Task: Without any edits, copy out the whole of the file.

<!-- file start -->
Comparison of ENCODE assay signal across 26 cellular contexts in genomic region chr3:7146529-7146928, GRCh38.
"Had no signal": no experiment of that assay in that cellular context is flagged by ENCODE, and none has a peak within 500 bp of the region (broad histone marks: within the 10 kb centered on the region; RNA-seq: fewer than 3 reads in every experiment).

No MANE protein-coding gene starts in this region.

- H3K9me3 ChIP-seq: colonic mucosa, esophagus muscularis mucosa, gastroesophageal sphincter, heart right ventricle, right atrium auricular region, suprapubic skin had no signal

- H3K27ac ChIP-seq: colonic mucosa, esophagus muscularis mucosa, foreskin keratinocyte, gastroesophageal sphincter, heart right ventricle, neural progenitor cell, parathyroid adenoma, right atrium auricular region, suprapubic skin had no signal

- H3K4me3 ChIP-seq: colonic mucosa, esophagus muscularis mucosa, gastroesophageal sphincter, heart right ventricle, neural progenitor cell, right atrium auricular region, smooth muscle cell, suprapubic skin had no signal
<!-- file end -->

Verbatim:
Comparison of ENCODE assay signal across 26 cellular contexts in genomic region chr3:7146529-7146928, GRCh38.
"Had no signal": no experiment of that assay in that cellular context is flagged by ENCODE, and none has a peak within 500 bp of the region (broad histone marks: within the 10 kb centered on the region; RNA-seq: fewer than 3 reads in every experiment).

No MANE protein-coding gene starts in this region.

- H3K9me3 ChIP-seq: colonic mucosa, esophagus muscularis mucosa, gastroesophageal sphincter, heart right ventricle, right atrium auricular region, suprapubic skin had no signal

- H3K27ac ChIP-seq: colonic mucosa, esophagus muscularis mucosa, foreskin keratinocyte, gastroesophageal sphincter, heart right ventricle, neural progenitor cell, parathyroid adenoma, right atrium auricular region, suprapubic skin had no signal

- H3K4me3 ChIP-seq: colonic mucosa, esophagus muscularis mucosa, gastroesophageal sphincter, heart right ventricle, neural progenitor cell, right atrium auricular region, smooth muscle cell, suprapubic skin had no signal